Disclaimer: The characters here and the world they inhabit are the creation and property of JK Rowling.
Headmaster Snape walked from the Restricted Area of the library and heard someone snickering. It sounded suspiciously like his Deputy Headmistress, so he followed the sound. Turning through one last stack of books, he discovered that indeed, Hermione Granger was laughing as she looked through a pile on a table.
“Sev, you've got to see these,” she chortled. “Chicken Soup for the Unmarried Woman, The Seven Habits of Highly-Effective Individuals, Fight Like a Girl and Win: Defense Decisions for Women?”
He shook off his irritation that she had used Lily's nickname for him. It had been a few years since he'd given up asking her to stop shortening his name. “They're not yours?” he asked. “Whose are they?”
She shook her head. “Luna gets crazier all the time. My mother has this one.” She held up How to Win Friends and Influence People.
Snape had a premonition and took a step away from the table. “Perhaps you should put the books down and leave them alone, since they're not yours?”
“Definitely.” The soft voice came from behind them, but it was less dreamy and firmer than usual. “Although,” the dreaminess returned, “you might be interested in this one, or maybe this one?” She held out Men Are From Mars, Women Are From Venus and Women Who Love Too Much: When You Keep Wishing and Hoping He'll Change.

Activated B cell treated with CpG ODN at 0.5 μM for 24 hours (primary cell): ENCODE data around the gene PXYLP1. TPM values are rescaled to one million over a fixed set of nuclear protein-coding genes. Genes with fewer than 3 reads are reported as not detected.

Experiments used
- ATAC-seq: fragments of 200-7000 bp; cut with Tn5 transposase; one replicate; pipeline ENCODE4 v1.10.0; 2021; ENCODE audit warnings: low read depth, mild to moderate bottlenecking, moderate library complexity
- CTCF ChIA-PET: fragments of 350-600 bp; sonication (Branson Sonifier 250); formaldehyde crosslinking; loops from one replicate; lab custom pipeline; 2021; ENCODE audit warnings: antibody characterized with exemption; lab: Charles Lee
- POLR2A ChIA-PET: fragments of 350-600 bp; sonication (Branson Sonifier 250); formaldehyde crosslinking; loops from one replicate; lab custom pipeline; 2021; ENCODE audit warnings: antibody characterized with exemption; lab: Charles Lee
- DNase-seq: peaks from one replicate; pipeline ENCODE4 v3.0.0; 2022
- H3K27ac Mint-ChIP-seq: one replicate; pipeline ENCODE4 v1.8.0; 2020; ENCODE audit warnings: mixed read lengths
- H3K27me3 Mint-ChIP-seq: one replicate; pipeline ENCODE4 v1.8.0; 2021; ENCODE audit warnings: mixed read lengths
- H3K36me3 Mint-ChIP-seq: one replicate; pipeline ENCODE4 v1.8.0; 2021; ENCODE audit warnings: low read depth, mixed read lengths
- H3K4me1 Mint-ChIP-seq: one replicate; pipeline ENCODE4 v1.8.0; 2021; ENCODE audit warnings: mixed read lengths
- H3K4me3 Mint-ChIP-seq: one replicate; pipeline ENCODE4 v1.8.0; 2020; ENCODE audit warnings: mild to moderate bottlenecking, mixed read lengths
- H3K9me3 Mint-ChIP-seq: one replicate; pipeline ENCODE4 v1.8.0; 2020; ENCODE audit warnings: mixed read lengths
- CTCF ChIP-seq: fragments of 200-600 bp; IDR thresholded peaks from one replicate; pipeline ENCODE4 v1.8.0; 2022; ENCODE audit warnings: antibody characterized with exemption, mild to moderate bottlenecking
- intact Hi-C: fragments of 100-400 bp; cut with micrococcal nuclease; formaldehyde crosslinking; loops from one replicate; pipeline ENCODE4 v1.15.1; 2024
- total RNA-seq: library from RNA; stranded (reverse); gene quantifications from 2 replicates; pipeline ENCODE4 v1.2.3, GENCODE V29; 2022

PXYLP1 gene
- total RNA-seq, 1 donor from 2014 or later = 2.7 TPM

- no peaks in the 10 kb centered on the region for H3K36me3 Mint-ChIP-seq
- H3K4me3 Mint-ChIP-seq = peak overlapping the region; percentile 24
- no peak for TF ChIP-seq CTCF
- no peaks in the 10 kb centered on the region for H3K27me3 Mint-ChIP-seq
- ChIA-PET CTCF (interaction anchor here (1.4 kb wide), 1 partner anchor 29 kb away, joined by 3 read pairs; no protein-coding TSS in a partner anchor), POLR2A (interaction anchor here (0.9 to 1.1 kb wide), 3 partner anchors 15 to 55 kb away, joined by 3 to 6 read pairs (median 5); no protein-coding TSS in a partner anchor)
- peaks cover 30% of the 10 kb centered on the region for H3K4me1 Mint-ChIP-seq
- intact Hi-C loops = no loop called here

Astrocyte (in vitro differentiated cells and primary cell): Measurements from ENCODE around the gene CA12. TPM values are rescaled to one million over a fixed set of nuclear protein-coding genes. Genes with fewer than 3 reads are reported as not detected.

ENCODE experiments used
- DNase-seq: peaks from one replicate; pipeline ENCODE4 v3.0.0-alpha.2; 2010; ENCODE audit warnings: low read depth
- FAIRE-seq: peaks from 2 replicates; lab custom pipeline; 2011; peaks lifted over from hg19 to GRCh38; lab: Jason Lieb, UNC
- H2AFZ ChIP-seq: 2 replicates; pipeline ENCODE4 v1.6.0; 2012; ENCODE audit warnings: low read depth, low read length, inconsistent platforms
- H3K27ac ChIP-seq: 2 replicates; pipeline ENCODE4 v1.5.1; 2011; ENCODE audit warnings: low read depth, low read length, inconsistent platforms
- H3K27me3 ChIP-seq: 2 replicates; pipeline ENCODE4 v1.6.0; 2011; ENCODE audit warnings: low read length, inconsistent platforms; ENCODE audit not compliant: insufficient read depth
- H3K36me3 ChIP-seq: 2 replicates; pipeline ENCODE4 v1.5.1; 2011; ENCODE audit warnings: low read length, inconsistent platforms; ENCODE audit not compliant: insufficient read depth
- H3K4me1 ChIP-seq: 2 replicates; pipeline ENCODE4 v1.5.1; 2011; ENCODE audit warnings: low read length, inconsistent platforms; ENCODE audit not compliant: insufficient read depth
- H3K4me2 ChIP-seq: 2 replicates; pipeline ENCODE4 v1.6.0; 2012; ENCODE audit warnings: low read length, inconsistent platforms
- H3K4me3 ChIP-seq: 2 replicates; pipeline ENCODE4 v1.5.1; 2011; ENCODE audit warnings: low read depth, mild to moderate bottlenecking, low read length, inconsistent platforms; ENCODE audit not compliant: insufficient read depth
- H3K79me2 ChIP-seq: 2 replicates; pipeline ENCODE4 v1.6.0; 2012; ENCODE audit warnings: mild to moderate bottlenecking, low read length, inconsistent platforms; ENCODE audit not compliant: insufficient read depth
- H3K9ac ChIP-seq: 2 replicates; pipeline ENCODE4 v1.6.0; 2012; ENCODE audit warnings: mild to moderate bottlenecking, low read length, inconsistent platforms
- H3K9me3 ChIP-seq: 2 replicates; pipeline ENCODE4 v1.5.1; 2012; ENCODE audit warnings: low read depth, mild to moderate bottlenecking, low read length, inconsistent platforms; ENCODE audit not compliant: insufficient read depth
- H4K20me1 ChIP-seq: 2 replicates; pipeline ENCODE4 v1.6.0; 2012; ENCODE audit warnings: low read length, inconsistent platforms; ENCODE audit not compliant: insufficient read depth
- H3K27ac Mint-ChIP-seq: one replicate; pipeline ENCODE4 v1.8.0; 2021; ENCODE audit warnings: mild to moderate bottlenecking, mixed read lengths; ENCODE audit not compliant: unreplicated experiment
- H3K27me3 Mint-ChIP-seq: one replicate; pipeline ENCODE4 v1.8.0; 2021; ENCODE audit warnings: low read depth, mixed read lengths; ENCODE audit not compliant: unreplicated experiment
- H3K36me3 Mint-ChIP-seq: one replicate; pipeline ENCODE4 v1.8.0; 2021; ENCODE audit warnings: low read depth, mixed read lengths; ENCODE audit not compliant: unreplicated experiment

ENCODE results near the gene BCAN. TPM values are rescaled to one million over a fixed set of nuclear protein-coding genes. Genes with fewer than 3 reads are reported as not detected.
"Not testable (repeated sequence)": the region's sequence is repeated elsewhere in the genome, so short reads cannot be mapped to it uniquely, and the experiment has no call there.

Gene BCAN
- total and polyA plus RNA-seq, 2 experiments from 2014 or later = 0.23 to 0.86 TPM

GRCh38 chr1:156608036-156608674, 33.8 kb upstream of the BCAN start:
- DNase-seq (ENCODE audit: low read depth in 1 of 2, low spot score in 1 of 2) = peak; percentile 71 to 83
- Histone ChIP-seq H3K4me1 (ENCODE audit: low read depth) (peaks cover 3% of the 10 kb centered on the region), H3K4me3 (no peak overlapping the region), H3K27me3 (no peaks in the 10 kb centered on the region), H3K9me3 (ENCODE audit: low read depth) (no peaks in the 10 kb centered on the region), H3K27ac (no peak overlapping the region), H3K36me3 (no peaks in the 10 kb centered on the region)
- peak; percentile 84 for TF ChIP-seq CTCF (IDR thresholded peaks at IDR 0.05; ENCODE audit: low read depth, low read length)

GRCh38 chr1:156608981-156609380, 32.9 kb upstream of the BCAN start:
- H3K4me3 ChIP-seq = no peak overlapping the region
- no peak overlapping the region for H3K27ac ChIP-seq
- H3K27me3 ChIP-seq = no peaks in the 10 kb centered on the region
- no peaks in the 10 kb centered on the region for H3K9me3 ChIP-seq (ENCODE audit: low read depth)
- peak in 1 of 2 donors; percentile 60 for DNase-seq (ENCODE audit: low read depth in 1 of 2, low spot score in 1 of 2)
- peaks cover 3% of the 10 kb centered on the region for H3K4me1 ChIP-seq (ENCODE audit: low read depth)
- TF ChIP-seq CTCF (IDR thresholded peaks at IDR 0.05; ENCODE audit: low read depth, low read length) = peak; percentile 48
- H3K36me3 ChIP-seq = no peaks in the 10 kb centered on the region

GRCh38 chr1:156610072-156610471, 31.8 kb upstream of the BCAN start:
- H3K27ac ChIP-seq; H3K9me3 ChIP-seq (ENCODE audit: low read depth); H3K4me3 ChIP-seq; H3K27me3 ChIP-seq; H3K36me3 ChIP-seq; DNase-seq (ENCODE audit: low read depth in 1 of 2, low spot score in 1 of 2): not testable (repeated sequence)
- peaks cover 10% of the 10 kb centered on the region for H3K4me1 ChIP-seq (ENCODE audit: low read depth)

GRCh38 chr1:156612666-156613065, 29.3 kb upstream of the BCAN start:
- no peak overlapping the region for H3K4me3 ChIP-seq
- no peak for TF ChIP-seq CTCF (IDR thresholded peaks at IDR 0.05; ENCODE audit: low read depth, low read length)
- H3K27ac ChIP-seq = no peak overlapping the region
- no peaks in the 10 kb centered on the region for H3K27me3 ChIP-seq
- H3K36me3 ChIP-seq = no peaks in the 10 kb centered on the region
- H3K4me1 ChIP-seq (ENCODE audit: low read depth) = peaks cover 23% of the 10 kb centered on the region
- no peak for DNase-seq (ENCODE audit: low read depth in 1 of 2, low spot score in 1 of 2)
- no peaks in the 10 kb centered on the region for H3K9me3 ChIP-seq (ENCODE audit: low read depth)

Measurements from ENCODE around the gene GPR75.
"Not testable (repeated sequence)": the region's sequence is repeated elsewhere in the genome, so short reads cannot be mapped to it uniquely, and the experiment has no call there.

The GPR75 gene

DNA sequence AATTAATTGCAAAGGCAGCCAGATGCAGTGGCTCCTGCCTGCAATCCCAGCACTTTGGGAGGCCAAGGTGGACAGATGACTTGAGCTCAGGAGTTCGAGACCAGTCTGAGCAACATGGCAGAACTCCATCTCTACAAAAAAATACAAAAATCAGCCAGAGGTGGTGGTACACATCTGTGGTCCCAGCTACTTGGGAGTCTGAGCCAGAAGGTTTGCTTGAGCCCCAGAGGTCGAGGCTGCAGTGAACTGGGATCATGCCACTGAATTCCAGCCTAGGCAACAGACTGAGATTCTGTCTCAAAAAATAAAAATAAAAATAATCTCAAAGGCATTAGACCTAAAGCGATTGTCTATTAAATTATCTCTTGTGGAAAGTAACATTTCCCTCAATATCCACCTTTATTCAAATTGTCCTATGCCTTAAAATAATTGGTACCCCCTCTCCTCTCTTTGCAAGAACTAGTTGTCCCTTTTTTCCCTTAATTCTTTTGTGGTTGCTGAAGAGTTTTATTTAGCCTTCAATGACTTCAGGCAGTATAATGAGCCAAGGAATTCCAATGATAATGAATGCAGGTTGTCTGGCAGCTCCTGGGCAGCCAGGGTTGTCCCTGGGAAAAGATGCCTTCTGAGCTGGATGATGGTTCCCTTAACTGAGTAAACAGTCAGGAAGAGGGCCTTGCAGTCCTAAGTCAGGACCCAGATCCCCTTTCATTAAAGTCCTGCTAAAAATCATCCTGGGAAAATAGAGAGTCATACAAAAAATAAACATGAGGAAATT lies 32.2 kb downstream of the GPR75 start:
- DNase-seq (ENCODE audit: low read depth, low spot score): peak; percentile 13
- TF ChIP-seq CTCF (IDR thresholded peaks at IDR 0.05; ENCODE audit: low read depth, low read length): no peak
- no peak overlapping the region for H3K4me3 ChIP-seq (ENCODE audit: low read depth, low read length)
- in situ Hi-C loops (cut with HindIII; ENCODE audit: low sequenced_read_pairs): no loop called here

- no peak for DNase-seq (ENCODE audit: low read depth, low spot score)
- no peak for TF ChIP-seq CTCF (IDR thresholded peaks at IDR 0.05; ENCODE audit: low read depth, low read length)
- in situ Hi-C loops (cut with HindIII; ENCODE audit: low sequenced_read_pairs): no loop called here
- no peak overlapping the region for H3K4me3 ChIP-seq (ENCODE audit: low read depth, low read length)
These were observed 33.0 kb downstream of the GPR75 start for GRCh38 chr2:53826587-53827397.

Hermione's eyes narrowed, and she pointedly turned and looked at Severus. “I'll have the revised Transfiguration schedule to you by the end of the day.” She flounced off.
Snape glanced again at the spine of Fight Like a Girl and Win again. Perhaps there was some value to it. He considered her almost wordless riposte to be spot on, and it was certainly effective on Hermione. It was also a female sort of tactic. He realized that his newest staff member was listlessly stacking her books up. He cleared his throat.
“Is there a problem?”
“I never quite fit in. And can you explain why she left all the self-help books, but my copy of Borage's text is missing? Now I'll have to put together the sixth year lesson plan from memory.”
“Did she take the Potions book?”
Luna shrugged. “It might have been anyone.”
“Do you think these books will help you?” He caught sight of the title of one and swallowed hard. “Why don't we look through them in my office?” He helped her pick them up and they went down the hallway.
“How did you manage it?” she asked. “You've always been an outsider, too.”
She really did have an uncomfortable habit of bringing up the obvious things that should be left unsaid. He should point that out if he wanted to be helpful, or maybe he shouldn't. He never could tell in these sorts of situations. Would it be possible to pour himself a little whiskey before he got too far into this conversation? Would she notice, and if she did, would she be offended?